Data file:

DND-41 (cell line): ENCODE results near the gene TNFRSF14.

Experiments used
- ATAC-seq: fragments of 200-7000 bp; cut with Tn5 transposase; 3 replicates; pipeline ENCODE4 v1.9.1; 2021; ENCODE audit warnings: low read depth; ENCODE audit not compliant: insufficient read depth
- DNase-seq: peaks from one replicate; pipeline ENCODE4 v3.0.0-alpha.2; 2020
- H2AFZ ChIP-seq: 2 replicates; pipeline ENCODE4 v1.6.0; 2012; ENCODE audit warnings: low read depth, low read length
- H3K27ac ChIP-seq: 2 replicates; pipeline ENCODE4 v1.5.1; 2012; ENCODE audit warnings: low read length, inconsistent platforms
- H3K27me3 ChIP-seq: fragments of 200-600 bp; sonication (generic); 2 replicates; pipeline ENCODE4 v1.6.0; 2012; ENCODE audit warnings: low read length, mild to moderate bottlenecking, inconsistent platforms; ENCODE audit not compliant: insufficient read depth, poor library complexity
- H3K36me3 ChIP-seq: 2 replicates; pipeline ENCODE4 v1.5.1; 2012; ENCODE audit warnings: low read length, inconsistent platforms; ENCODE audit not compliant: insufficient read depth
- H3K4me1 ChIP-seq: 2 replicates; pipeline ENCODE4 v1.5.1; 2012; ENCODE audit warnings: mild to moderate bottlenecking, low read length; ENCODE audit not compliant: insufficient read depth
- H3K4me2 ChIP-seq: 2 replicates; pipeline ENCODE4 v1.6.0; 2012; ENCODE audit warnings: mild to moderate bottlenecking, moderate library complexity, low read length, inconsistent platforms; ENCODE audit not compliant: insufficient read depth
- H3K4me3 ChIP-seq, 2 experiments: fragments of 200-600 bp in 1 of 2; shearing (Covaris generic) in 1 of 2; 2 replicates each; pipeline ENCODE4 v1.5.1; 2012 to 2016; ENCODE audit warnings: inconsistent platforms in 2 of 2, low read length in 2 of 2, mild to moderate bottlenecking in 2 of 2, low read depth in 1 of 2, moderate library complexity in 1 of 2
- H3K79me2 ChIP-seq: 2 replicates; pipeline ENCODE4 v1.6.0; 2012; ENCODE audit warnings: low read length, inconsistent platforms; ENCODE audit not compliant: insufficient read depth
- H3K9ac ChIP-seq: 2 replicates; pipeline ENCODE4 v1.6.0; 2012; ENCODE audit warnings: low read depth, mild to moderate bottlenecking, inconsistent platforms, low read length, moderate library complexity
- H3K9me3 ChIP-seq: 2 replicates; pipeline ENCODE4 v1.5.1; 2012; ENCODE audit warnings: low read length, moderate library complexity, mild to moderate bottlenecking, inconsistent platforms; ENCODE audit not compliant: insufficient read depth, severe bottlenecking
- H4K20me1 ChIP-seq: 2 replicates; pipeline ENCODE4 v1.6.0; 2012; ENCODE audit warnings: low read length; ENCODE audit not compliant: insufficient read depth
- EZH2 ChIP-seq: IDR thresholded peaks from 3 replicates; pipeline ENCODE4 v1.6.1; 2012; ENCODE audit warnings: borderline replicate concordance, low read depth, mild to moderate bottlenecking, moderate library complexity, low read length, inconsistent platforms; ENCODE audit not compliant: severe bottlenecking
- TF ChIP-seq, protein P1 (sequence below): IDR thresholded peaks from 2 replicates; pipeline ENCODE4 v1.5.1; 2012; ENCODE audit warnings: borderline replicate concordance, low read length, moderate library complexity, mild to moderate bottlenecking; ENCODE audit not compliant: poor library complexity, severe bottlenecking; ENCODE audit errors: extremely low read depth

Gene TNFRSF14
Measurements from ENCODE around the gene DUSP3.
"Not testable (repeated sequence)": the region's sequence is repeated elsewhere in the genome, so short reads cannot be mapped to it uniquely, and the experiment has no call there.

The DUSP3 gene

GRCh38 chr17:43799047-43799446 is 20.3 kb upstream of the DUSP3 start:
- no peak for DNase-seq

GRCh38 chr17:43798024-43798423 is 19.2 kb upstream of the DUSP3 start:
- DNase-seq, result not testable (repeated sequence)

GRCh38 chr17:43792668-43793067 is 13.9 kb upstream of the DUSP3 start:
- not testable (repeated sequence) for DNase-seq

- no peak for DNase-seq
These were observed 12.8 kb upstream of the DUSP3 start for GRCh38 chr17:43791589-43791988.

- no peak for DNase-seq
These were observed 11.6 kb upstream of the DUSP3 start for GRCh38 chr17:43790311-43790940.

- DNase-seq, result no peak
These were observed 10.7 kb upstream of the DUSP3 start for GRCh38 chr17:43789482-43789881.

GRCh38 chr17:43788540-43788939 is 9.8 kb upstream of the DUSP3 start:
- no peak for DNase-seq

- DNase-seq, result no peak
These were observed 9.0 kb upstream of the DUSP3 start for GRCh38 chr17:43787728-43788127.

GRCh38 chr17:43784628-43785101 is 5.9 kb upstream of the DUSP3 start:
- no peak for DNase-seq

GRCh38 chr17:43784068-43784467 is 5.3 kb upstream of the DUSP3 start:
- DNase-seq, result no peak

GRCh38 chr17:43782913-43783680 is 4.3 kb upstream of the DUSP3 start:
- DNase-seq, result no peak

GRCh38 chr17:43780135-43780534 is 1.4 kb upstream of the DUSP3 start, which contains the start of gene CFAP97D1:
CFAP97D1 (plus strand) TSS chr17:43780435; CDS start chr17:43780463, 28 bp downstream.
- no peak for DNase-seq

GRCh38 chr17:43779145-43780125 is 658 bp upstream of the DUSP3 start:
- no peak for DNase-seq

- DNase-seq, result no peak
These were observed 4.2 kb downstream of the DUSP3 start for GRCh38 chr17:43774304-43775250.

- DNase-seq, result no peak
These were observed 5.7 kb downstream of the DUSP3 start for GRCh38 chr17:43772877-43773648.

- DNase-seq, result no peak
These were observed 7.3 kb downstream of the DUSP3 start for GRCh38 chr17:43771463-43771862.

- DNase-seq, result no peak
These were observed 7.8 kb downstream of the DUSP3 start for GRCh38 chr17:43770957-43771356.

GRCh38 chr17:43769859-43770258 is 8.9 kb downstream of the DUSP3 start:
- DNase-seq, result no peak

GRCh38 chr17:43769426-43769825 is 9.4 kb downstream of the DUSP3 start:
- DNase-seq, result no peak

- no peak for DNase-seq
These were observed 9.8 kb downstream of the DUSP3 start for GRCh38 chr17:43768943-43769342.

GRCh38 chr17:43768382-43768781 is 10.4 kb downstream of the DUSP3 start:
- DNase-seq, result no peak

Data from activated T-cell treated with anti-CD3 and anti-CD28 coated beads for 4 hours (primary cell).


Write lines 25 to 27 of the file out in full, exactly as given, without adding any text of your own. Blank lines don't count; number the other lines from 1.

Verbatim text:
- DNase-seq, result not testable (repeated sequence)

GRCh38 chr17:43792668-43793067 is 13.9 kb upstream of the DUSP3 start:
- not testable (repeated sequence) for DNase-seq